“Fuck you. Yes, I know what blue looks like. And to answer your question, things have been really slow this morning. Deneb just put an embargo on Arcturus and half the galaxy is already up in arms over it,” Sue says. “I—never mind.”
         “No, what were you gonna say?”
         “I don’t want another war, Thorn.”
         I let out a sigh. Bite my lip. Touch his—the top of—I touch him. “Yeah. Me neither.”
         Silence until the ship touches down and clears the old runway, then it’s Sue’s turn to handle them on the ground. One of us could do the job today, but having an extra set of eyes—well, not eyes, I guess. Having an extra person working on the same problem is nice when they’re easygoing like Sue. Most planets have more advanced space-based facilities, but ours is lightyears behind what a port its size should be. Now that Vega is Altair’s project, though, things are changing. Slowly but surely, starting with a space station. Too bad our presence here isn’t purely humanitarian.
         “Are you in the mood for Johnny Cash?” Sue asks when the ship is stopped at its gate. “Need something to break the silence.”
         “Kinda heavy, huh?”
         “A little.”
         I smile. “I brought you something new today. If you want to hear it.”
         “Sure. I mean, obviously we don’t have music where I come from. But you seem to have good taste.”
         “Well, that’s because you don’t have music where you come from. Silvia—” I say, watching the screen, “—could you play ‘Thorn’s Ultimate Legendary Playlist?’”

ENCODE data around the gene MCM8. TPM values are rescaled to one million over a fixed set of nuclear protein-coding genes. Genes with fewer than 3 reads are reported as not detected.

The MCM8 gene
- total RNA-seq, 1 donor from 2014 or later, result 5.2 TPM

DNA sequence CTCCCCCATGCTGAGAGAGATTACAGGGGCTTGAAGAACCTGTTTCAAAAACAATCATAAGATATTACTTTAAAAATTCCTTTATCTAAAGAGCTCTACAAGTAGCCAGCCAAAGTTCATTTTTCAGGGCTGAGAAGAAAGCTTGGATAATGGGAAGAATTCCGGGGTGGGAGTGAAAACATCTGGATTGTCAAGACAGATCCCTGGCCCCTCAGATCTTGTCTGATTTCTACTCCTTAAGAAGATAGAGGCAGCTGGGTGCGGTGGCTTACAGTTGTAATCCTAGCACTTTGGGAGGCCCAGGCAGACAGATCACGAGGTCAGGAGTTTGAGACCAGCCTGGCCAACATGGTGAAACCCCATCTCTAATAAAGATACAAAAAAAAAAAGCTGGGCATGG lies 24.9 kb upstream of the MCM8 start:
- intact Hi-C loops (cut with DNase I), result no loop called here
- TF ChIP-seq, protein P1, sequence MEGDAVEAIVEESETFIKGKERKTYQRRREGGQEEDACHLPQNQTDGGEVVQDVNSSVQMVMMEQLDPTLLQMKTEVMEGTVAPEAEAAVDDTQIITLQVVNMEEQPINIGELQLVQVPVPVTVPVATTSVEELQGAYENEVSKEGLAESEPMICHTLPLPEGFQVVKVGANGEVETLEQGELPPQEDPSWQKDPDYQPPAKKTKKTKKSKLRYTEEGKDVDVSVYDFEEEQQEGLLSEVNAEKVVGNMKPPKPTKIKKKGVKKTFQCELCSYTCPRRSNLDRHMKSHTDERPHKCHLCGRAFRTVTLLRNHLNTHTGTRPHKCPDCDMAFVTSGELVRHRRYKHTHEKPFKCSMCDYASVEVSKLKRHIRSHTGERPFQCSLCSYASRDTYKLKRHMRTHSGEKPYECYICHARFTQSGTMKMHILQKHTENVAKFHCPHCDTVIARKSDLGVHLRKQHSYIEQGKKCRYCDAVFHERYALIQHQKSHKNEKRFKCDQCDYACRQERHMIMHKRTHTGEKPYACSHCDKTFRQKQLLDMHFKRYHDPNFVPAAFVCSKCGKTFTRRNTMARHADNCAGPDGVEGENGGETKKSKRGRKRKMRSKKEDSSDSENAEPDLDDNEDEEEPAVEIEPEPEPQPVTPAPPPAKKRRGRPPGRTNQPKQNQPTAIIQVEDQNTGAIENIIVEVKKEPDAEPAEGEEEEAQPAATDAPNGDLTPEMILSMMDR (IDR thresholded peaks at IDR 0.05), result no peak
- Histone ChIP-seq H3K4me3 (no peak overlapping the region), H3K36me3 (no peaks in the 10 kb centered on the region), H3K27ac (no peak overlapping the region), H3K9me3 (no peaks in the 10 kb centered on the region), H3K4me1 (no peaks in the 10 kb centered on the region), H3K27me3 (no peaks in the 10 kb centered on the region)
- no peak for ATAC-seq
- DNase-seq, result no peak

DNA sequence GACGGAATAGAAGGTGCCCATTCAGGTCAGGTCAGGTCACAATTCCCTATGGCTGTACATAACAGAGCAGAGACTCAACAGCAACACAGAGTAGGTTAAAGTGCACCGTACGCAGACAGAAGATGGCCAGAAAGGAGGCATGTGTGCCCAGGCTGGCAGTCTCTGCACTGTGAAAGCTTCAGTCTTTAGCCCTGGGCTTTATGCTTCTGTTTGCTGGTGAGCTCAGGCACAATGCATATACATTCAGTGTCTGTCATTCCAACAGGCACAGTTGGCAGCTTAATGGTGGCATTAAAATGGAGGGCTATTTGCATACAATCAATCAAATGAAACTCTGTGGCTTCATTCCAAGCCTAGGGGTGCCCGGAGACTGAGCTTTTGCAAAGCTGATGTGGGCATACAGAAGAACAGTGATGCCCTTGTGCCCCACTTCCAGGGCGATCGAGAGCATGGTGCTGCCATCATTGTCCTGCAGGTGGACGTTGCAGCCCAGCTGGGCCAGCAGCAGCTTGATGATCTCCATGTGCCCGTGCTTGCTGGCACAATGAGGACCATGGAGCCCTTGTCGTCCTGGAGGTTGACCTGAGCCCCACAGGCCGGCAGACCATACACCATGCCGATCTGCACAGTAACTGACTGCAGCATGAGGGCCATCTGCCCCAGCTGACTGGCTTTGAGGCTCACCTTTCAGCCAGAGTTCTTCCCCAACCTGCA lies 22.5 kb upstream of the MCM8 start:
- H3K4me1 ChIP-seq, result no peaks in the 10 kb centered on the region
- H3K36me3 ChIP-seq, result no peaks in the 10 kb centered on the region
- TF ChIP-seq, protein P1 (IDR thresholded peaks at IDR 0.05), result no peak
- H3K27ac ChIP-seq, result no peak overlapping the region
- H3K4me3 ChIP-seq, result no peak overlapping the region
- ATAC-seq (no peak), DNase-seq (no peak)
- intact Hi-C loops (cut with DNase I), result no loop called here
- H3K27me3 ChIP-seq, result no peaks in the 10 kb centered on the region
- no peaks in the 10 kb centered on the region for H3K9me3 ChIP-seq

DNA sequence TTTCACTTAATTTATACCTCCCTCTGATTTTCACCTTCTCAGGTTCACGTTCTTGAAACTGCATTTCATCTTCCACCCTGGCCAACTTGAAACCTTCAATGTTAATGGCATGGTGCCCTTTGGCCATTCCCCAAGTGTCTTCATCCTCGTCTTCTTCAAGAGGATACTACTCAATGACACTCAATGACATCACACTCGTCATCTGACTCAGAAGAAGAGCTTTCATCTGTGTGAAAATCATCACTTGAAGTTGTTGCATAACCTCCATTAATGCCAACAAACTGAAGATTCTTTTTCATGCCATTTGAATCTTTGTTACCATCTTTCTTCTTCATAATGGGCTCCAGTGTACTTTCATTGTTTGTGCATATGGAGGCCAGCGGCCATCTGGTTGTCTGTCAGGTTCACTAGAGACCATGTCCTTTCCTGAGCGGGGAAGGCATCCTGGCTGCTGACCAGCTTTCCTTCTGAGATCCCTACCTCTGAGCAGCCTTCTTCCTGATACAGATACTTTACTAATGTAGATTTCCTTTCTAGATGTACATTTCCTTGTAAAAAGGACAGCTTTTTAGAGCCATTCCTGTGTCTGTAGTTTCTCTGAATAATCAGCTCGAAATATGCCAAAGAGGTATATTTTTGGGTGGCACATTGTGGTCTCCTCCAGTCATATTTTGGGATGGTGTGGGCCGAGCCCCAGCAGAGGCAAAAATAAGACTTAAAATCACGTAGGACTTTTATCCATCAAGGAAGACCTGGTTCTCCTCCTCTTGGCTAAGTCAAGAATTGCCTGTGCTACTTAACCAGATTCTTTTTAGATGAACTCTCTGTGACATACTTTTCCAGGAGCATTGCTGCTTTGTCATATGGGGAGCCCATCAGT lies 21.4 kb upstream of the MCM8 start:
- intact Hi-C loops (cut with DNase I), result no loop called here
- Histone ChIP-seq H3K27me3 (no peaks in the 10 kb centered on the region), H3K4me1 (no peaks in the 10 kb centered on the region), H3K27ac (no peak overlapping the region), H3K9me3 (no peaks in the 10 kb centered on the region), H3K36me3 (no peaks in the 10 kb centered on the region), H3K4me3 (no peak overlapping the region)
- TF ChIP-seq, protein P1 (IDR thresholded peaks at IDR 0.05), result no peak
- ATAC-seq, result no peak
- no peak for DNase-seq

“Playing Thorn’s Ultimate Legendary Playlist,” the computer lady says before the sound of guitar and trumpets.
         We’ve made it to do you rememberwhen Sue asks, “What is this?”
         “It’s called disco.” I lean back in my chair, hands clasped behind my head. “What do you think?”
         “Come on, man, we’re like thirty seconds in.” My screen flashes. 6708’s shields fall for a split second and come back up. Must be an older ship. I swear some of these cargo-runners are held together with spit. Better check on them. “Pisces 6708, everything okay?”
         “Fine. Thanks,” the captain snaps. “6708.”
         Their shields fall again after a few seconds and I look to Sue. Once is a glitch. Twice can be a serious problem, depending on who you are and what you’re flying. “What do you make of that?”